A Love of Convenience! 1: Handbags & Gladrags


My eyes open at 7am, as Lovely Day by Bill Withers belts from my alarm clock radio.

And a wide smile forms on my face.

What better song to wake up to on my wedding day!

I sit up and stretch in the most exaggerated manner I can, before hopping off the bed and doing a small dance to the catchy song. Oh yes! It sure as heck is going to be a lovely day alright!

When the song stops playing on the radio, I put it on repeat on my iPhone, blasting it on the most permissible loud volume my neighbours won’t call the Cops for. I sing along with it with all gusto, my entire body, heart and soul reverberating with the words. How else would one feel on the day they marry the person they have loved for pretty much all their lives!

Yep, today is the day I marry the man I have loved since I was 5 years old…Okwudili…or as he’s been called since we were teenagers…Dili!

Sitting with a cup of coffee at my little study table overlooking my busy Manhattan neighborhood, a wide smile breaks on my face as I travel down memory lane. While it was love at first sight for me, it wasn’t quite the same for him. Our parents, our fathers specifically, were childhood friends and even though life had taken them down different paths, what with my own dad opting for the modest Civil Service profession and Dili’s father hitting the jackpot with his lucrative manufacturing business, the two men had remained friends. Despite the distance that separated our own humble home in Yaba from their luxurious one in Ikoyi, both families saw each other at least twice a month.

I remember the very day I knew I was in love with him. It was at his 5th birthday party, which was three months and two days after mine. While my own ‘party’ had been little more than a few friends gathered round our small living room stool, with my tiny cake flanked by bottles of soft drinks and beer, Dili’s party had been a full-on carnival. But all the fancy food and games had paled into insignificance the moment I’d seen him emerge from their grand mansion in a jet black corduroy trouser and waistcoat set, a sparkling white shirt beneath, with his lustrous black hair combed into a shiny afro. I’d lost my heart to him then and there. Even at that age, I’d noticed the dimple in his chin, the light brownness of his eyes, and the aquiline nature of his nose…and I knew I wanted nothing more than to be his wife one day.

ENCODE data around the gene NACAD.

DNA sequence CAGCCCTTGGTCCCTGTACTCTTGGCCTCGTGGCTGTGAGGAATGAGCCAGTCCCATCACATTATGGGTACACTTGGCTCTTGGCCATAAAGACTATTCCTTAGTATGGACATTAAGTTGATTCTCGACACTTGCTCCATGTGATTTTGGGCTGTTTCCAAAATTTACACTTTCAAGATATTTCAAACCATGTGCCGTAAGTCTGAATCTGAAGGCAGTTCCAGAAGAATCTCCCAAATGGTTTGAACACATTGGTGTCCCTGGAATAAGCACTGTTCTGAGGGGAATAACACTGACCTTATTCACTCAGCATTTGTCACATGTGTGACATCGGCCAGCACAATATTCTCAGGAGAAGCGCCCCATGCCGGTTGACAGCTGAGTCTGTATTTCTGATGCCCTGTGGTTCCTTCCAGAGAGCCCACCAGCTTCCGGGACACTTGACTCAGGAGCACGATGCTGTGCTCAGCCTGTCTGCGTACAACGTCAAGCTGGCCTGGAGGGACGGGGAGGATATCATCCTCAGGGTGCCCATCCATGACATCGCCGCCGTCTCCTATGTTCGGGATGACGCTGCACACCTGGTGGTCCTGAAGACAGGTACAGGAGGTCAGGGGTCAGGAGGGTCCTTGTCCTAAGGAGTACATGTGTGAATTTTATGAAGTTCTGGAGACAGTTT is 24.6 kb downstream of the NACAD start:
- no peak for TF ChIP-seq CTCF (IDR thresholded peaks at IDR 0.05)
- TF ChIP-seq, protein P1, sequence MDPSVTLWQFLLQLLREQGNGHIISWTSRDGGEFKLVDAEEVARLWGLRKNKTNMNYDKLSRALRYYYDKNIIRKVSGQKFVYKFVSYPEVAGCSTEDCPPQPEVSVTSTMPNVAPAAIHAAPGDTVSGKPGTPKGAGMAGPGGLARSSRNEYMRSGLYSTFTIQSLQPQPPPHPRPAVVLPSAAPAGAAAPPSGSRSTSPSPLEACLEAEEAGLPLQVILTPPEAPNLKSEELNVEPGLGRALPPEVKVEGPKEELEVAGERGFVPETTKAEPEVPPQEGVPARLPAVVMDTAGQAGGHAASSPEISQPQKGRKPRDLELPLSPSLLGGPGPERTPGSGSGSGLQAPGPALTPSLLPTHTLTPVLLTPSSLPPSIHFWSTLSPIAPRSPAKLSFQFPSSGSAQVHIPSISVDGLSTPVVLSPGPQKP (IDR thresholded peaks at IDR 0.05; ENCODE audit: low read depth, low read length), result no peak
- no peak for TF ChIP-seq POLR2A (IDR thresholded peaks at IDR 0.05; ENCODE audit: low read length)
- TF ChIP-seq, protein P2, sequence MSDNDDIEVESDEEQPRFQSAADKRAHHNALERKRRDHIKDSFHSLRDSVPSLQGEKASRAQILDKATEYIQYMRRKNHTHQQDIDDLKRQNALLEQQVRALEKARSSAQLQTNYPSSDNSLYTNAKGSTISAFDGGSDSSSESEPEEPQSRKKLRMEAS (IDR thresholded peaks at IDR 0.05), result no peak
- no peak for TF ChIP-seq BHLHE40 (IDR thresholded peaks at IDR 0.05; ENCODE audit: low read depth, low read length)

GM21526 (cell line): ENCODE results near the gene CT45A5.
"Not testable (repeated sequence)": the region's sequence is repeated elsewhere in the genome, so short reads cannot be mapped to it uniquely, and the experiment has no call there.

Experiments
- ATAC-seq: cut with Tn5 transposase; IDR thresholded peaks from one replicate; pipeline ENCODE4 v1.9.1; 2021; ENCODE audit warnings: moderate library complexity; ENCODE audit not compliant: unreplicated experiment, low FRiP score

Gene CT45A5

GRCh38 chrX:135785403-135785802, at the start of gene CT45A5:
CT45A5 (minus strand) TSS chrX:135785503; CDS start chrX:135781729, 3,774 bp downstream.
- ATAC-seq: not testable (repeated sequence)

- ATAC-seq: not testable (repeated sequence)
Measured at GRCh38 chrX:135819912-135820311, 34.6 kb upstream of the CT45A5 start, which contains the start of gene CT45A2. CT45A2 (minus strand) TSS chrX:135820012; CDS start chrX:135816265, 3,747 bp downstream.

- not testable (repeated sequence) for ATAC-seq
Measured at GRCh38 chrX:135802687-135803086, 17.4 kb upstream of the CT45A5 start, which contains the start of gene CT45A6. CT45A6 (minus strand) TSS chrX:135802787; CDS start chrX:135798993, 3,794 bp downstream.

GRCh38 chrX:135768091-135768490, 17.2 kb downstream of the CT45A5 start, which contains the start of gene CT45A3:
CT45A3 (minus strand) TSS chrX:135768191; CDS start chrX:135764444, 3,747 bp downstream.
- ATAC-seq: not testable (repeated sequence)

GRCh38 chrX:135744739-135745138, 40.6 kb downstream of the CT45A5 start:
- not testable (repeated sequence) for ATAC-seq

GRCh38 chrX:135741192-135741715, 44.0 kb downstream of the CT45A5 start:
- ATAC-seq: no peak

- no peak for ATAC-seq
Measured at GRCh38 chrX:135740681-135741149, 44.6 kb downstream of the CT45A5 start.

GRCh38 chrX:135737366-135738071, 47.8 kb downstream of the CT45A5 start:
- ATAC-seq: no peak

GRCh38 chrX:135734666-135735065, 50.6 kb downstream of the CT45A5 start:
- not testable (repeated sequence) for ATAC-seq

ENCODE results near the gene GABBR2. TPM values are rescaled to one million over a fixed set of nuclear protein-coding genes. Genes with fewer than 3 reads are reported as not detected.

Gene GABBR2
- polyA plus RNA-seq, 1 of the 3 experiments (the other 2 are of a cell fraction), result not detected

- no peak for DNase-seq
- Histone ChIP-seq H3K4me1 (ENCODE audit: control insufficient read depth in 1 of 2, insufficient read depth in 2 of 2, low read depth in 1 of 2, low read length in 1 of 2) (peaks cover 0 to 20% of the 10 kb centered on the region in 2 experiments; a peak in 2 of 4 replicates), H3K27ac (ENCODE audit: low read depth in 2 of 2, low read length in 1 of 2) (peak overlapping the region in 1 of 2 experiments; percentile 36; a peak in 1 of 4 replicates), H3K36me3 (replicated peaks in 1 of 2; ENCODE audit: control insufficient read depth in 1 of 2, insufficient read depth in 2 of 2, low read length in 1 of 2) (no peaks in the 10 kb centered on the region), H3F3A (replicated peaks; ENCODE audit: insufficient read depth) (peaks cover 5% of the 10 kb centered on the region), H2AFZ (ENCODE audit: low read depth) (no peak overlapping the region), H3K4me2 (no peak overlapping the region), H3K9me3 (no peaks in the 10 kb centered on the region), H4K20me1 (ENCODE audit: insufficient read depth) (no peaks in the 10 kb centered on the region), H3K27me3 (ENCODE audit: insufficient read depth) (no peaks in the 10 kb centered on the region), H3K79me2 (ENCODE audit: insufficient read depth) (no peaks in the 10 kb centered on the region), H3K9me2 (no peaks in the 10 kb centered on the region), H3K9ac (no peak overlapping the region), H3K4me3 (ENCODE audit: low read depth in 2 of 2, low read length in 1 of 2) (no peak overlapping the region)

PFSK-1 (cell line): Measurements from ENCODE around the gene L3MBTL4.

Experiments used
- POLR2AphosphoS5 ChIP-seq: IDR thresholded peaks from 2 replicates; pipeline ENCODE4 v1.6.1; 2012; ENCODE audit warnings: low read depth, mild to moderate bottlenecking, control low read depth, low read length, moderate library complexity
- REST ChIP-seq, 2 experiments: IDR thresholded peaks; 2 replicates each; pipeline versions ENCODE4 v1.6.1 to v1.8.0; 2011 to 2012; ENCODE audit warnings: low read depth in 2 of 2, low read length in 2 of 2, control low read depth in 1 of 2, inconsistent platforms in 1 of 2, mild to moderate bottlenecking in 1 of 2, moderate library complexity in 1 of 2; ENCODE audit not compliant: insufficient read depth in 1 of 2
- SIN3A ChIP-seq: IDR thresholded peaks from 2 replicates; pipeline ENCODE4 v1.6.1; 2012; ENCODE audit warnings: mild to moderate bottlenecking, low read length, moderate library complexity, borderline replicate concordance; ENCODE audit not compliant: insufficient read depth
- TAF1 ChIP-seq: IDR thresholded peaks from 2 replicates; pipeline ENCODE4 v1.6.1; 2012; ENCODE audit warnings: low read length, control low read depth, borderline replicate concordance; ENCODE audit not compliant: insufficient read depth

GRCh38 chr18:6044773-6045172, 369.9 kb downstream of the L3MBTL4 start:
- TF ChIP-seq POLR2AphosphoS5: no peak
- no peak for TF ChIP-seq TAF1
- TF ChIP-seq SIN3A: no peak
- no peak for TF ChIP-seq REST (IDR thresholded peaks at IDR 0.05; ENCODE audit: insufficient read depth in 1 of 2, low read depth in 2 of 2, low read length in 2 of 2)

But hoping to be his wife was one thing…being noticed by him was another. For some reason or the other, I remained totally invisible to Dili…not only at the age of 5…but even when we were teenagers. The truth of the matter is that I was invisible to almost everyone. Of all my three siblings, two sisters and a brother, I was the only one who’d taken my mother’s features. While my siblings inherited our father’s caramel coloured skin and dainty, almost feminine facial features, I’d inherited my mother’s much darker colouring and rather severe facial features. My eyes too large, my nose too broad and my lips too thick. Add to that the fact that years of sucking my fingers had given me the dentition from hell, it was no surprise that I was overlooked by almost everyone, despite the fact that I was the oldest.

As we grew, the distinction between me and my sisters became even more apparent, with their Amazonian heights and blossoming bodies. I have lost count of how many times Ebere and Uchechi were either mistaken for models or approached by all sorts and manners of Modelling Agents. For me, no such luck. My body didn’t blossom like theirs and I remained rake thin for the longest time, no boobs and no ass. And as my height decided to freeze at 5 feet 4 inches, a model I was never mistaken for.